The remaining fixtures in the Nedbank Cup are part of the PSL’s plans to resume the domestic club programme that has been on hold for two months due to the Covid-19 coronavirus pandemic.
The organisers of the Ke Yona competition told City Press on Friday that the banking firm had been in constant discussions with the PSL regarding the outstanding matches of the lucrative knockout competition, which is at the semifinal stage.
The semifinalists this year are Mamelodi Sundowns, who will play against Bidvest Wits, while Baroka FC were drawn against Bloemfontein Celtic.
The date of the final is traditionally marked for a week after the conclusion of the league campaign each season.
“Yes, the Nedbank Cup will form part of the PSL’s plans, as it is one of the competitions that have not yet been concluded in the current season,” Tobie Badenhorst, Nedbank’s head of sponsorships and cause marketing, wrote in an email response to questions from City Press on the status of the knockout competition.
“Our wish is for all safety measures and precautions to be considered in light of the Covid-19 pandemic, and to put the safety of the players and fans at the forefront of anything we do.
“We would like to ensure that all of the relevant stakeholders have been consulted in order for us to make an informed decision collectively. We are in constant dialogue with the PSL, and we’ll wait for further guidance as far as the remaining Nedbank Cup fixtures are concerned.”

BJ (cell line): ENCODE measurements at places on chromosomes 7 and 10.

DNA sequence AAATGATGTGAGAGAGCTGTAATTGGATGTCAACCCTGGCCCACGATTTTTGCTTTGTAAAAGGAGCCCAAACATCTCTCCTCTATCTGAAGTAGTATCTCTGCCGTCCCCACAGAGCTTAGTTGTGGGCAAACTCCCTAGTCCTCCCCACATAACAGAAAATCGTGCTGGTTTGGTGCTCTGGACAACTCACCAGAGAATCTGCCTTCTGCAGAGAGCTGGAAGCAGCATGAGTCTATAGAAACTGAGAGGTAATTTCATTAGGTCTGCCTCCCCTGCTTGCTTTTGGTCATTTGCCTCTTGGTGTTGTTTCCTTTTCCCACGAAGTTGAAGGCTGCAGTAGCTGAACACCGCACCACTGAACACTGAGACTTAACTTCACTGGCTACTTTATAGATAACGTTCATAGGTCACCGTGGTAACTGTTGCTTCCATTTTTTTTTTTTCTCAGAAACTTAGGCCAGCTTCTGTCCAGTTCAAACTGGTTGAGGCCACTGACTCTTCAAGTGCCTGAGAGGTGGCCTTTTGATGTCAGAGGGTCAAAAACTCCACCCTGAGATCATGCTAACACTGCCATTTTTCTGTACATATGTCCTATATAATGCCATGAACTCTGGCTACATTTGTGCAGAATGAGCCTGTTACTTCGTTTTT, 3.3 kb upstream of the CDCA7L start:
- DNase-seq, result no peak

The PSL and Safa are locked in discussions to look at the possibilities around restarting the matches, with the ultimate goal of convincing government that the league will guarantee the safety and health of players.
City Press has learnt that a proposal should be ready for handing over to government this week.
Should government give football the all-clear to resume, there is the possibility of a Nedbank final without the fans, since mass gatherings remain prohibited under the current lockdown rules.
“The possibility of resuming the Nedbank Cup without spectators at the venues is a reality that we have to consider,” admitted Badenhorst.
He added that Nedbank would be guided by the PSL on the choice of venue for the remaining fixtures, including the final, which is traditionally the last fixture in the PSL calendar.
As for what the sponsors stand to lose without the fans at the cup matches, Badenhorst said: “We will not have the opportunity to engage with soccer fans through activities on the ground at the venues if the remaining fixtures are played behind closed doors. The safety of all individuals involved in various spheres of the game is of utmost importance in any approach that is taken.”
Should the Ke Yona be concluded, Badenhorst explained, they would be guided by the PSL in terms of the selection criteria and the awarding of the player of the tournament and most promising player of the tournament awards.
However, he refused to comment on whether the Covid-19 economic fallout would have any effect on Nedbank’s current contract with the PSL, especially since the bank is one of the main contributors to the league’s income from sponsorship.
“We have an existing contract with the PSL, which we are honouring,” he said.
The bank’s annual contribution of R80 million accounts for a big chunk of the PSL’s sponsorship income, as recorded in the league’s latest financial statement.
Nedbank Cup winners pocket a R7 million first-prize purse with an automatic qualification to the CAF Confederation Cup. GladAfrica Championship side TS Galaxy are the Ke Yona reigning champions.
Meanwhile, a task team comprising representatives from the PSL and Safa is expected to give feedback to the joint liaison committee this week.